A safe technology bet these days is nothing more than an oxymoron. When the king-daddy of tech,
, is down 37% since the beginning of the year, it seems nothing is sacred anymore.
recently issued $100 million worth of zero-coupon, zero-yield convertible notes, in-the-know investors scrambled to buy.
Convertibles allow holders the opportunity to "convert" their investment into a designated number of shares of common stock. Investors willing to forego annual interest payments (that's what zero-coupon means) get the opportunity to buy shares of a speculative (but hopefully promising) company with little downside risk. If the stock price rises, you can convert your notes to shares and enjoy the ride. If the stock price falls, you'll get your investment in the notes back in four years.
The DuPont Photomasks deal "was oversubscribed and highly demanded," says Jim Barry, managing director and portfolio manager at
Froley, Revy Investment
, a Los Angeles investment firm that specializes in convertibles.
A lot of companies, including
, have been issuing
, zero-coupon convertibles. (I'll explain the difference momentarily.)
We have seen very few zero-coupon, zero-yield offerings. But they might be the next-generation financing alternative for young companies that need to raise cash, says Robert Willens, a managing director and strategic tax guru at
in New York.
If you missed the June 26 DuPont Photomasks offering, tough luck. The secondary market is pretty thin. But you should understand the basics of zero-coupon, zero-yield products so you can be ready to jump on any future offerings.
Like a Stock With No Dividend
DuPont Photomasks issued four-year notes redeemable on July 24, 2004. In addition to paying no interest, these convertibles have zero yield. Typically, a bond is issued at a discount to its face value and is later redeemed at face value. The difference between these figures, expressed as a percentage, is the yield.
So, these bonds offer no yield and no annual income. Why would anyone buy them?
"You're buying these notes strictly to have the option to convert to shares," says Martin Nissenbaum, national director of personal income tax planning at
Ernst & Young
. "It's basically a market play with no downside." (Of course, there is a lost-opportunity cost of having your money sit idle for four years if there's another bull run in the stock market.)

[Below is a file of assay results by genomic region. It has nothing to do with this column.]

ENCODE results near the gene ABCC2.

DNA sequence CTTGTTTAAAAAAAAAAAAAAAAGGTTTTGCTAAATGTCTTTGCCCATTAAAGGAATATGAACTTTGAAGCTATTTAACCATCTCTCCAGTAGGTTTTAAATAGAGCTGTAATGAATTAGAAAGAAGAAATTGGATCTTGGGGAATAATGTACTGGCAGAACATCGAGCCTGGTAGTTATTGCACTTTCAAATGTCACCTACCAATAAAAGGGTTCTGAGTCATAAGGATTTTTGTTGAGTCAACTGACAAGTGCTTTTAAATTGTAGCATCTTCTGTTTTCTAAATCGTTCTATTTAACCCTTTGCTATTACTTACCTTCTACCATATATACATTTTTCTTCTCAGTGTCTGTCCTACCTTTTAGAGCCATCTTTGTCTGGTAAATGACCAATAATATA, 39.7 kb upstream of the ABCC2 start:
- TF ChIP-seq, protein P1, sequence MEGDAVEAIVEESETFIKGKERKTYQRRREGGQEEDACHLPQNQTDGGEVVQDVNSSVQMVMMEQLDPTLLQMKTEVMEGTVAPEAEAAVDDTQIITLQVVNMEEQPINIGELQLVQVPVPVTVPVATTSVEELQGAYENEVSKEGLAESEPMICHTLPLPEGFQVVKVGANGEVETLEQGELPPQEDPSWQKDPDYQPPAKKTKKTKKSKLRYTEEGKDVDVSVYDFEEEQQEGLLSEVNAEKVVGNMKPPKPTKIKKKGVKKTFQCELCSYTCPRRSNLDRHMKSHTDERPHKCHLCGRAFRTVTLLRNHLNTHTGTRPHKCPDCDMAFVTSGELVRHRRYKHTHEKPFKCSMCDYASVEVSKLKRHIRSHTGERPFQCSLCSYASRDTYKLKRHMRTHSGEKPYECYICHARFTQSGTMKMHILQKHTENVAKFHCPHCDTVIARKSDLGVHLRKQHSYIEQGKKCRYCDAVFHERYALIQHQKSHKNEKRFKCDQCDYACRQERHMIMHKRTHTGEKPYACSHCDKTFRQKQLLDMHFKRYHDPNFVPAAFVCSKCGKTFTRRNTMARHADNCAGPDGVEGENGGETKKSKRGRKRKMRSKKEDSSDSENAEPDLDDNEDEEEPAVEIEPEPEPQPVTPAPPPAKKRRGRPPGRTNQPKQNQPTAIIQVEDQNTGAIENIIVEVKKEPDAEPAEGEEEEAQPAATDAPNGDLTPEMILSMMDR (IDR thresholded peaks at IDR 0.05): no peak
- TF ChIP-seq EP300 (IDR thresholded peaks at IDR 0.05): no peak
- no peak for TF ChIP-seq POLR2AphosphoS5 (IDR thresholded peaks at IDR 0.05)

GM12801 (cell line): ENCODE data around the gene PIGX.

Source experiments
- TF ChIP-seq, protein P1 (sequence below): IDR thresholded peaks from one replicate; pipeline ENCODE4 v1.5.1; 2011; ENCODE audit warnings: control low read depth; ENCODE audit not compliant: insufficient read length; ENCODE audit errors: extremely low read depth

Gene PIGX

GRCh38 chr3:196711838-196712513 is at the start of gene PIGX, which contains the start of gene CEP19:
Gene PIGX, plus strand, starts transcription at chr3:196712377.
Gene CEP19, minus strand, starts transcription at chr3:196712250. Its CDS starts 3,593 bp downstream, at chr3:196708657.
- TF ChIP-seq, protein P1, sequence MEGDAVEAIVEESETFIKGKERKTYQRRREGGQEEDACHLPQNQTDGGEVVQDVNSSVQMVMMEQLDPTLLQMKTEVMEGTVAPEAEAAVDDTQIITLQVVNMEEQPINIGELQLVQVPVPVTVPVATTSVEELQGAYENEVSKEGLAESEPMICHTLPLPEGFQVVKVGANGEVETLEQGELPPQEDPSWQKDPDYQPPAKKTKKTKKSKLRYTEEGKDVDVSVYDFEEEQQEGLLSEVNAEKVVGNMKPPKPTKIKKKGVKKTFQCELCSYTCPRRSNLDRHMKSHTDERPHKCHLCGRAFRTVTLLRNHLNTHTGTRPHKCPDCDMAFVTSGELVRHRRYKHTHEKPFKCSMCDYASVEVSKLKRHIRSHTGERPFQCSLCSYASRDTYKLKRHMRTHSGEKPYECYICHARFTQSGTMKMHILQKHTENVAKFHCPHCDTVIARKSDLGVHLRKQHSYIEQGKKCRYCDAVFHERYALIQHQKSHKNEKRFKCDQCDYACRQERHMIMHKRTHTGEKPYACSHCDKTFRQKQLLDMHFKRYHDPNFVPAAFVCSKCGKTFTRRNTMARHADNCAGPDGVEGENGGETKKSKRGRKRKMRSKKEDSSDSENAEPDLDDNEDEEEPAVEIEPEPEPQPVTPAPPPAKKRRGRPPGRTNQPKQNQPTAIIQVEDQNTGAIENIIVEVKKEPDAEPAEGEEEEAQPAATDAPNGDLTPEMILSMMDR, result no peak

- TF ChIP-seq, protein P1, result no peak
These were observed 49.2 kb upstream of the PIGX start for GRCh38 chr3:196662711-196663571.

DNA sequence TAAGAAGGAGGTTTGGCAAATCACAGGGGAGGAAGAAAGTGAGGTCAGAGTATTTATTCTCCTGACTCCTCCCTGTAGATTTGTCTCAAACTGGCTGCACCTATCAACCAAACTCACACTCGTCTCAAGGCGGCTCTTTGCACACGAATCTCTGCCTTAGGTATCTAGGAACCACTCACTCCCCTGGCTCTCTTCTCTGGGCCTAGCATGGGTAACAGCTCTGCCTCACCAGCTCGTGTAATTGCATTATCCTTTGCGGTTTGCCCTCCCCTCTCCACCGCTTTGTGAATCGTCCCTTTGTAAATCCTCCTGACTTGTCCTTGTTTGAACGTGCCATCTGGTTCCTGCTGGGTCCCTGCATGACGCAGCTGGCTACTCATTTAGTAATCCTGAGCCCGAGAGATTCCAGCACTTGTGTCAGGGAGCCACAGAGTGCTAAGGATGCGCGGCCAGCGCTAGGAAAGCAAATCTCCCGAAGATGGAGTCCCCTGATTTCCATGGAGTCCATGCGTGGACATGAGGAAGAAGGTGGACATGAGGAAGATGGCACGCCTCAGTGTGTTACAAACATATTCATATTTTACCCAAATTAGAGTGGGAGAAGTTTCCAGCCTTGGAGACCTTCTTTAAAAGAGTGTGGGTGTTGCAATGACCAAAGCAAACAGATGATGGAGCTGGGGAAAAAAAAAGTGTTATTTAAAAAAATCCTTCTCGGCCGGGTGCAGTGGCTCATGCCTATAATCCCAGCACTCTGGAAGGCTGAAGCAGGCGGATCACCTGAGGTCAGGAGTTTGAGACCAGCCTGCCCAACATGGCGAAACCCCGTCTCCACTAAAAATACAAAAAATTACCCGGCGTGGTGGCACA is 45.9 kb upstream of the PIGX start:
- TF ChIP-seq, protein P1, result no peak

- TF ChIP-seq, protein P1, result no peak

Considering the market's recent instability, it could be a good play. It's somewhat like investing in a nondividend-paying stock. You take your chances that it could stay flat or go up. But when buying a stock, you take on the risk that it will fall in price, possibly to zero. At least here, you have a floor.
The DuPont Photomasks notes were issued at a face value of $100. Holders can convert them into common stock at any time on or before July 24, 2004 for $106.26 per share. The stock was trading around 69 on Thursday, so that's about a 54% conversion premium. Sounds high, sure. But you're betting the stock is going to jump way above $106.26.
DuPont Photomasks is a 36%-owned subsidiary of
. It provides the photomask industry with manufacturing networks. Photomasks are templates for the production of semiconductors. So it's a high tech company, which translates into a risky investment. "If you just buy the stock, you could lose your investment if the company dies," notes Willens. "But if you buy the convertible, you'll have a chance to get your investment back."
What's also unusual about these convertibles is that they are backed by the parent company. "That's the first that I have seen," says Bruce Hyman, a director in
Standard & Poor's
hi-tech group, which rated the bonds AA-minus, its fourth-highest investment grade. "That's what enables the convertibles to get zero yield. If you did not have a guarantee from DuPont, you'd have
to offer investors a higher yield," says Barry of Froley, Revy Investment.
Convert to the Tax Perks
The best part about these zero-yield notes is that there is no imputed interest to report for tax purposes, notes Willens. "So you've got a bond-like investment with no interest to report."
With regular zeros, you get taxed on what's called the "imputed interest," an amount based on the note's yield. Imputed interest is effectively the interest you would have received if the bonds carried coupons. Check out this
bonds primer for more on zero-coupon bonds.
The conversion to stock is tax-free, except for any cash received in lieu of a fractional share of common stock, says Nissenbaum. In addition, your original cost basis in the convertible notes becomes your basis in the new stock. And your holding period starts the day you purchase the notes and is carried over to the converted stock.
So not only do zero-coupon, zero-yield convertibles have some tax perks, but they also offer investors a hedged way to buy stock in a company and still have some downside protection.
They might be the new "safe" way to the tech world.
TSC Tax Forum aims to provide general tax information. It cannot and does not attempt to provide individual tax advice. All readers are urged to consult with an accountant as needed about their individual circumstances.